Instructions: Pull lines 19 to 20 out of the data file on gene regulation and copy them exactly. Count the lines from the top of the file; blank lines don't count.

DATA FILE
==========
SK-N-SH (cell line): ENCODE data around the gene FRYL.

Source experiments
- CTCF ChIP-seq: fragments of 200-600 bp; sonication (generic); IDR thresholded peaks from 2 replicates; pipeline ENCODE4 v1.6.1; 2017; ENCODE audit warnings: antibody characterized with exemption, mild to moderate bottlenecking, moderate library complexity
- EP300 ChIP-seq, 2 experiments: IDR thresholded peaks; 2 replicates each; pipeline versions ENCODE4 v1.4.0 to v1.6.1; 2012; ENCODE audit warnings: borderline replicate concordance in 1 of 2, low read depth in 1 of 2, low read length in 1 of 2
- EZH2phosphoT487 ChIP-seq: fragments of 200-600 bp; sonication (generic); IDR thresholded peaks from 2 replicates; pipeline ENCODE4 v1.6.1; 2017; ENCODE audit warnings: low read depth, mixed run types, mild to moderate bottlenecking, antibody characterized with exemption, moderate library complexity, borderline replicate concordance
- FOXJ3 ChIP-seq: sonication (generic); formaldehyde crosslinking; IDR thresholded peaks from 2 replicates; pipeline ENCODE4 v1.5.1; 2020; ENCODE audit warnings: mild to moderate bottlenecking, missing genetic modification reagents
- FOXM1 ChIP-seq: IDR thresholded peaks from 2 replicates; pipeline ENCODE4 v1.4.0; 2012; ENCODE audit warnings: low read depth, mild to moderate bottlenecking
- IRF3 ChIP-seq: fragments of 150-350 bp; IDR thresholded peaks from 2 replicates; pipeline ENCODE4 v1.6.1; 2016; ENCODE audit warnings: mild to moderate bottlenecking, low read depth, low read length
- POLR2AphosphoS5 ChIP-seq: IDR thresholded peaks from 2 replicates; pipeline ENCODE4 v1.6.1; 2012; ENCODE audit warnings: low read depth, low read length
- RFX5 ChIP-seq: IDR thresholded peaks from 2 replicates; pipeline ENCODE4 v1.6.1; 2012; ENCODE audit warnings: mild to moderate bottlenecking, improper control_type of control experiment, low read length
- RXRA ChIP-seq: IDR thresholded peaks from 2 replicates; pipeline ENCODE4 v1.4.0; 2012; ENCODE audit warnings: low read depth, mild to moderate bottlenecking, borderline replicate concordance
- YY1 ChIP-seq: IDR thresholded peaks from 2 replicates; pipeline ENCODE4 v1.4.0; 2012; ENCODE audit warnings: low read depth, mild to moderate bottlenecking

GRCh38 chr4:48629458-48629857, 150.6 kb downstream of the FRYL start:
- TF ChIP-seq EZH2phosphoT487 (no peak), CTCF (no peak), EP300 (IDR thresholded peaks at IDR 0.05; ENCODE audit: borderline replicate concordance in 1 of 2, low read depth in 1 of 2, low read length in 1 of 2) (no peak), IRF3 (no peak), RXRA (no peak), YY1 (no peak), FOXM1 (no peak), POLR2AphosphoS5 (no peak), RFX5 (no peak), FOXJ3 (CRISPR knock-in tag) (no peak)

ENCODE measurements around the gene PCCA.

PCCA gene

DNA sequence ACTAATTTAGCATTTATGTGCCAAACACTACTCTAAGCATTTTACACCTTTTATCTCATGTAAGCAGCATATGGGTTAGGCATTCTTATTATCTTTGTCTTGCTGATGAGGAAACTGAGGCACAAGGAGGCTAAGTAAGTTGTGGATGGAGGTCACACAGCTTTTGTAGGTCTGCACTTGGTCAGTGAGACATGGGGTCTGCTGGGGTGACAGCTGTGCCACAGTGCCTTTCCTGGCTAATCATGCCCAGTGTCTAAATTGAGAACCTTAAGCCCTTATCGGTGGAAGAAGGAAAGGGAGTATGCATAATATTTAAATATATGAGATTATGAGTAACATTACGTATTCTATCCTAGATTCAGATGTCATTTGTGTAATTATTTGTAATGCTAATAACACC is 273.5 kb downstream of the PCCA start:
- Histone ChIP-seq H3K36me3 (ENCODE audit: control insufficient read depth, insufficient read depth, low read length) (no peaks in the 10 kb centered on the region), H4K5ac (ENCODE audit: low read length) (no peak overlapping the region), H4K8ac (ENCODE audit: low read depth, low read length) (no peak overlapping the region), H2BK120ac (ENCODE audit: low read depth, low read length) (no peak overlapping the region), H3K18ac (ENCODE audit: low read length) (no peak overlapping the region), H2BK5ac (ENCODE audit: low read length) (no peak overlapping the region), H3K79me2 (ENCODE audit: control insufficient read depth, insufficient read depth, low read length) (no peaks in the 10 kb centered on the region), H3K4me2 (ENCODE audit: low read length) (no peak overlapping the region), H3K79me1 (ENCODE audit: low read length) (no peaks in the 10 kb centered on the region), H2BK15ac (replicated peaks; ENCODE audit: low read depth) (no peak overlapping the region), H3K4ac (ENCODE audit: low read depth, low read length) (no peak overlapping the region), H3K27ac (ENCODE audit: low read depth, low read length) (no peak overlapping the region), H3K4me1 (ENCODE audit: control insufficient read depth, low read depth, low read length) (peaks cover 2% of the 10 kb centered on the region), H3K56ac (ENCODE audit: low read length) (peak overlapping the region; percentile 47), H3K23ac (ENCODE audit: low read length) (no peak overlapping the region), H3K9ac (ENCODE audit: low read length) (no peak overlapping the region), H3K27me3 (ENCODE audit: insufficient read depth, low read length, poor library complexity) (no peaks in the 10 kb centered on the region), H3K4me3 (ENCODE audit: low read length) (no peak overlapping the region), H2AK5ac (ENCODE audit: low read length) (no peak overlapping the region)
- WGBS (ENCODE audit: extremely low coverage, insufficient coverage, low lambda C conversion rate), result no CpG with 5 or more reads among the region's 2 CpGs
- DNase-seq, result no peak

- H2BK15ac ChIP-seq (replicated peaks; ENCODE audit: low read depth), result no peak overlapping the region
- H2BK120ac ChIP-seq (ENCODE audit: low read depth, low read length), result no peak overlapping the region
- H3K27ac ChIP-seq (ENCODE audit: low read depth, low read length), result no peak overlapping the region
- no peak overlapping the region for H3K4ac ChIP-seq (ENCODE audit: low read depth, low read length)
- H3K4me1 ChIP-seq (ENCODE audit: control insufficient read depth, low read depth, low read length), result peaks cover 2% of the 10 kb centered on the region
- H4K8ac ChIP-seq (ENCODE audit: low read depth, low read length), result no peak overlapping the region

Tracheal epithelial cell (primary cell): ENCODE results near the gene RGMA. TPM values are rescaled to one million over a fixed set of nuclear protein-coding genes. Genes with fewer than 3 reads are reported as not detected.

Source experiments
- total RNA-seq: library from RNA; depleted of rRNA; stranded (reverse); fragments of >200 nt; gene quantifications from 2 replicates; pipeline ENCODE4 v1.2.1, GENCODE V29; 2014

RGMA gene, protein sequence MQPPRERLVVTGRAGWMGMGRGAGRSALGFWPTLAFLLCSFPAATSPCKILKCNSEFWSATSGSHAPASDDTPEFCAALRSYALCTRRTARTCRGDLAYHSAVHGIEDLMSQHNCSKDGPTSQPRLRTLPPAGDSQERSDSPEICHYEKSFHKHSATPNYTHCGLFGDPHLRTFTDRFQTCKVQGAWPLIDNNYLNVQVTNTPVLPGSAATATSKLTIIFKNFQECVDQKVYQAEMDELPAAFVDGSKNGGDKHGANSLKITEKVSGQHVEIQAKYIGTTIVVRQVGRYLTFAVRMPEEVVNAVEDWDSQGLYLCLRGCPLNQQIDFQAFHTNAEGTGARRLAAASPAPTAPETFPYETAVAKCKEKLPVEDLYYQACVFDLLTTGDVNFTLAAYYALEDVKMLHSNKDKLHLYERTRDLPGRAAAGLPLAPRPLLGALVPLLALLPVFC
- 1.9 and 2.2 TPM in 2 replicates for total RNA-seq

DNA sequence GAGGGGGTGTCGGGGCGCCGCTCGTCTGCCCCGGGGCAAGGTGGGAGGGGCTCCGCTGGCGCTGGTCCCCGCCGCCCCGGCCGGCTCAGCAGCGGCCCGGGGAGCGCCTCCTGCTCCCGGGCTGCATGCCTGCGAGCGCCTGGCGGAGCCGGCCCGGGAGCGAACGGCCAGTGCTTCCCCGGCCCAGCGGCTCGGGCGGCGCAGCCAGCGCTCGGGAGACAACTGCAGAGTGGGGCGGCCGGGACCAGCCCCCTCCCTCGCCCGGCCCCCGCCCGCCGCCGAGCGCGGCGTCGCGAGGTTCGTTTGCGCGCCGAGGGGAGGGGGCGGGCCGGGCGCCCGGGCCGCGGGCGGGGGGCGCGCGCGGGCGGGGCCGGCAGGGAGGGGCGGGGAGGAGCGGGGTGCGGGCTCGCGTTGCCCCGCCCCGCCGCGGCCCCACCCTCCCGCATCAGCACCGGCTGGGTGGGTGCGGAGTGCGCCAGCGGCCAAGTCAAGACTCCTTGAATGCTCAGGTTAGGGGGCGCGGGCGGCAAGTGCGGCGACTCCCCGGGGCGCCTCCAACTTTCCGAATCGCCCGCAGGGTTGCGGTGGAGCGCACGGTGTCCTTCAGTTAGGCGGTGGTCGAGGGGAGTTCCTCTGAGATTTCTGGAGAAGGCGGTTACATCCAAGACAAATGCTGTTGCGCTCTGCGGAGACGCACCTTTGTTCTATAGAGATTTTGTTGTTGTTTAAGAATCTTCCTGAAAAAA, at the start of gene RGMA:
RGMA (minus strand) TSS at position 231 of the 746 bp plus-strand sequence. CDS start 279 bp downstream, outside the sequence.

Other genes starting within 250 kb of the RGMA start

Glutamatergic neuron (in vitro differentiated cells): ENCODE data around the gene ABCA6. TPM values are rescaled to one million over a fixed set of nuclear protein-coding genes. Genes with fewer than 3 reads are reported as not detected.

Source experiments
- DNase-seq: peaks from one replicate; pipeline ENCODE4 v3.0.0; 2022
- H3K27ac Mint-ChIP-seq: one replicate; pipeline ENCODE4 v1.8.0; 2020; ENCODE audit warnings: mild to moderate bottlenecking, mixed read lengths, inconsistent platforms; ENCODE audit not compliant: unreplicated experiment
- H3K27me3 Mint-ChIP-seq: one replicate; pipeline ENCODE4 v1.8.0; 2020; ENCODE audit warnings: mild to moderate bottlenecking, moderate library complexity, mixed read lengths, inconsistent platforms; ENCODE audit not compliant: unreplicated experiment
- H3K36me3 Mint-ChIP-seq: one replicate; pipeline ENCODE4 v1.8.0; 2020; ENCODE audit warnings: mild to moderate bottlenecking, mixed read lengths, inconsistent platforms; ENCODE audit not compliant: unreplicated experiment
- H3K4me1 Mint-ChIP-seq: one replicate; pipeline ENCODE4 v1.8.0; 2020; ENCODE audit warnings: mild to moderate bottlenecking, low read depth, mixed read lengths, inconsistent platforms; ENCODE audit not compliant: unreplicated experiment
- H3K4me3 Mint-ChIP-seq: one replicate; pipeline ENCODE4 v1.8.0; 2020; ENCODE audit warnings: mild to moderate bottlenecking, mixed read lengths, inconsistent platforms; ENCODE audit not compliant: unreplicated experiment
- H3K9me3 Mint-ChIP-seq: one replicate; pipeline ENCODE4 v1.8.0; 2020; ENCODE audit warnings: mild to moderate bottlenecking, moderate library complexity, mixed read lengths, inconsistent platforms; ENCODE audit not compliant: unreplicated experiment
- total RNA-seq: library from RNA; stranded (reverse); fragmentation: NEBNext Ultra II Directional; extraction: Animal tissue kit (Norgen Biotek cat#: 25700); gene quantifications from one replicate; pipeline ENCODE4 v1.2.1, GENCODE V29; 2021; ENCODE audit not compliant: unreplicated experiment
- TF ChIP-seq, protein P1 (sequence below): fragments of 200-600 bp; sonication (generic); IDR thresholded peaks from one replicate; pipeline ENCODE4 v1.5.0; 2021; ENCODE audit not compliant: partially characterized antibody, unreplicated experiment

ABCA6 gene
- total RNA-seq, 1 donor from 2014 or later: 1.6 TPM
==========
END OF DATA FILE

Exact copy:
- WGBS (ENCODE audit: extremely low coverage, insufficient coverage, low lambda C conversion rate), result no CpG with 5 or more reads among the region's 2 CpGs
- DNase-seq, result no peak